Plus wonderful lists of resources: designers, web sites, community groups, books, support organizations, suppliers...
A great deal in a small (and very attractive) package.
Are you into gardening?  Or going green- to save our world and make it an even better place for our children and grandchildren? 
Then check out our Library's new additions!   Like Linda Mulford's cool new blog "Our Voices, Green Choices".   Linda shares great resources!
And your Library is sprouting out green all over!  Call and ask about Recycling, and about our Gardening Green events in May and June, and our Reading Green group, discussing Eaarth (really!) in May, and Second Nature in June!
Let's get growing!
Posted by mingh on 05/18/11
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Gabrielle Hamilton is the head chef and owner of the popular New York restaurant Prune. The subtitle of this book is "the inadvertent education of a reluctant chef." Hamilton learned much of her cooking from observing her Mother and Father. Her Mother, a French ballet dancer, had to use all parts of whatever she was cooking to make everything last. Hamilton's Father was an artist and sometime theater producer. But the family of five children never had a lot of money. They tried to live off the land as much as possible and her Father even taught Hamilton how to kill a chicken.
You can read a lot of love and admiration in her stories of her parents when she was young. When Hamilton was 13, her parents divorced and everything seemed to fall apart in her life. So much so, that her parents forgot who was watching the youngest children and left them on their own for four weeks at their rural house. The children had been taught a lot of self-sufficiency. It even gave Hamilton enough confidence to walk to town and present herself as a 16 year old waitress for a local restaurant. This sets up a pattern for her life as she confidently starts to reinvent herself as older and more experienced at many different jobs--almost always in the food industry. The catering chapters alone will make you re-think any catering you are needing or wanting.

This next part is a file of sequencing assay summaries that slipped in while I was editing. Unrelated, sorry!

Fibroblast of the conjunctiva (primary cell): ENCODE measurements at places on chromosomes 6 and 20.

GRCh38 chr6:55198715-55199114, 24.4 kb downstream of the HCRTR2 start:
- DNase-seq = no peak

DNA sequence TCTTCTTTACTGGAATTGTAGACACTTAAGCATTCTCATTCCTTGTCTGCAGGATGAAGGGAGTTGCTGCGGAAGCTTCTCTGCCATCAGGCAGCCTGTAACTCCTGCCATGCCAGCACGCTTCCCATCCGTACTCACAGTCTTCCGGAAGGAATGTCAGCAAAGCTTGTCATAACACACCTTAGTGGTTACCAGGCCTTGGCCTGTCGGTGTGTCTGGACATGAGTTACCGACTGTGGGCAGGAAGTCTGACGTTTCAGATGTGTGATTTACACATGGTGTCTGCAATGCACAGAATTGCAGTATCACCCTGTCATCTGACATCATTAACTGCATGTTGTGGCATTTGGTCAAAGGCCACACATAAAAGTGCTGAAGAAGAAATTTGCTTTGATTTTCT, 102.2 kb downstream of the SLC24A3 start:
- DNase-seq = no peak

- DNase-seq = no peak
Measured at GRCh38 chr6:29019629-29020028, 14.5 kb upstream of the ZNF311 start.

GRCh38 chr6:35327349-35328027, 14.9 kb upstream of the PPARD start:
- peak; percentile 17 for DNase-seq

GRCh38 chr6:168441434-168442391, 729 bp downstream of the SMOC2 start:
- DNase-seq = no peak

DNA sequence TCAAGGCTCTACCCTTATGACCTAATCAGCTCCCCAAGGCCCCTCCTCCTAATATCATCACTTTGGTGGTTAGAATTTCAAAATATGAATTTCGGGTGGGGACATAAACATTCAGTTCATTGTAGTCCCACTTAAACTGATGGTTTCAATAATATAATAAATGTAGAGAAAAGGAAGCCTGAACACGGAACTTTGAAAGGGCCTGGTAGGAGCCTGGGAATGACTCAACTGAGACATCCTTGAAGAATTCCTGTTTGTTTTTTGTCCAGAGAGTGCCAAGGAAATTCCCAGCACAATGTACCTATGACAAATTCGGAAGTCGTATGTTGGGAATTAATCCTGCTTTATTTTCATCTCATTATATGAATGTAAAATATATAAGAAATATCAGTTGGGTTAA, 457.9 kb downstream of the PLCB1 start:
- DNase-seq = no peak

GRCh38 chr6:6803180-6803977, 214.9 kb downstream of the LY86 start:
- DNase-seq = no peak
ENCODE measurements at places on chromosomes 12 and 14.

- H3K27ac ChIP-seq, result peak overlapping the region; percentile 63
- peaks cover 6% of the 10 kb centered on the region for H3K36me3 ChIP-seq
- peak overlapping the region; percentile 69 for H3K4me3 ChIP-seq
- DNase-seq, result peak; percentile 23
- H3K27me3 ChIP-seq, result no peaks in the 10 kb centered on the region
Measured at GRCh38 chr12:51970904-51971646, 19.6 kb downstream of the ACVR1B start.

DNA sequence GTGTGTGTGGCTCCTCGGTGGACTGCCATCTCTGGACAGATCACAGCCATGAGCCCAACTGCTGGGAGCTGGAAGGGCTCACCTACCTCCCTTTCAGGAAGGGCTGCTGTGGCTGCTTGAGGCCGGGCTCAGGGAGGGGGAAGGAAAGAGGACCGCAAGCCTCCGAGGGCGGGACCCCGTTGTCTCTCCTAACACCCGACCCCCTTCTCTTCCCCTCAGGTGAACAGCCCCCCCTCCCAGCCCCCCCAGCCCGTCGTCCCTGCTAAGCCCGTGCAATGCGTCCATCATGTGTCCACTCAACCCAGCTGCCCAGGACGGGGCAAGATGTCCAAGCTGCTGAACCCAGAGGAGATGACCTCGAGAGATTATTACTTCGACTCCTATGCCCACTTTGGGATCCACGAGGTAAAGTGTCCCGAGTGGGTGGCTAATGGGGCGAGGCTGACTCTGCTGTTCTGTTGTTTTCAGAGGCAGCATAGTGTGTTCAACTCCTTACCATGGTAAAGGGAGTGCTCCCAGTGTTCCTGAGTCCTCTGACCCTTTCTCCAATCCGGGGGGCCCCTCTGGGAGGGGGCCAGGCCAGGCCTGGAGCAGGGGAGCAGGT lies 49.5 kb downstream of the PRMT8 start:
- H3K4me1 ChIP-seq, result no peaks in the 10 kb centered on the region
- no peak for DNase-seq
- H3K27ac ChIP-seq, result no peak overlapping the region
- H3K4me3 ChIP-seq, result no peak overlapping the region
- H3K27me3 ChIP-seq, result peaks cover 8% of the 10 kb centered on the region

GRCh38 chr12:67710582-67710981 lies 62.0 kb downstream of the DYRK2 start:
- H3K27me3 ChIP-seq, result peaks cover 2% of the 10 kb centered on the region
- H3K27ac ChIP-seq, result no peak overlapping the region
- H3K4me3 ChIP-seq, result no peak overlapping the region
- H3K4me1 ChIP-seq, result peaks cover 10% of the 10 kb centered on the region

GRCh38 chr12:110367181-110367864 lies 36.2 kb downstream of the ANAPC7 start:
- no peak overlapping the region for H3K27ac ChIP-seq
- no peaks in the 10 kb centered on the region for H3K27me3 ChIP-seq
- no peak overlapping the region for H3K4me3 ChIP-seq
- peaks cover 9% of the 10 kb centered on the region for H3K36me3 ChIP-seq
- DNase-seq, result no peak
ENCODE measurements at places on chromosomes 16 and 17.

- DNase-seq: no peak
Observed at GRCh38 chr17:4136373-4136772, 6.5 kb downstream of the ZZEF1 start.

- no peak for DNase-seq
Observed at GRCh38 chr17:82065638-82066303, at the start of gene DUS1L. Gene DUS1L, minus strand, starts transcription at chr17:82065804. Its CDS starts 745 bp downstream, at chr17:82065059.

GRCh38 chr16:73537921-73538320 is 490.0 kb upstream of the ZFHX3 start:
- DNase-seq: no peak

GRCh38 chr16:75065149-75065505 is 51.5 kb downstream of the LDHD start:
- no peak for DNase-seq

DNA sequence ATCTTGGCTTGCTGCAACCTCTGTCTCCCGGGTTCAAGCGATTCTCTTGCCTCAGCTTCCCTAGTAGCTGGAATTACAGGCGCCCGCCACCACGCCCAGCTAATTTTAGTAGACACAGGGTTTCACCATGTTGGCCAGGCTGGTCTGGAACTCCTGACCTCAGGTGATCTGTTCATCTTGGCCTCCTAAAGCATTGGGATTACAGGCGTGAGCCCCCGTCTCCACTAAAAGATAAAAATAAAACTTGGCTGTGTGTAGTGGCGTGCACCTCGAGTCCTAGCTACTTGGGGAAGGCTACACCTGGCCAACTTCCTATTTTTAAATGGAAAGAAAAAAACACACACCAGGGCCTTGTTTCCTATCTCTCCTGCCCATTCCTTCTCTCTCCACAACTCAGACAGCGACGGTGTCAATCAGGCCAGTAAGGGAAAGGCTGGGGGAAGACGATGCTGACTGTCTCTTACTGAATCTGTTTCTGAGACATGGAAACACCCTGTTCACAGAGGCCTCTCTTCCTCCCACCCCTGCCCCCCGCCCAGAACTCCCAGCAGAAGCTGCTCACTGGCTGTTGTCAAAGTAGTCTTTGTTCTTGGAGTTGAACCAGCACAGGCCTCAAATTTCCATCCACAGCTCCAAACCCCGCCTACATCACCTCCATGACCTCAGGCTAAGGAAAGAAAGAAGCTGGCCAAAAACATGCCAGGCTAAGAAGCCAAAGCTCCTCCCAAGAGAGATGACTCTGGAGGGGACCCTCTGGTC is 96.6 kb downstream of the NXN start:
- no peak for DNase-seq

This is a memoir more than a foodie book. There are some deeper issues in this book that Hamilton presents than just becoming a chef. There is some bitterness, arguably understandable, considering she was basically abandoned by her family at 13 years old. As she grows older, Hamilton makes some interesting choices in her life, she tries to reconnect with her family, and finds in her travels to Italy that food is what can bring people together.
cooking, memoir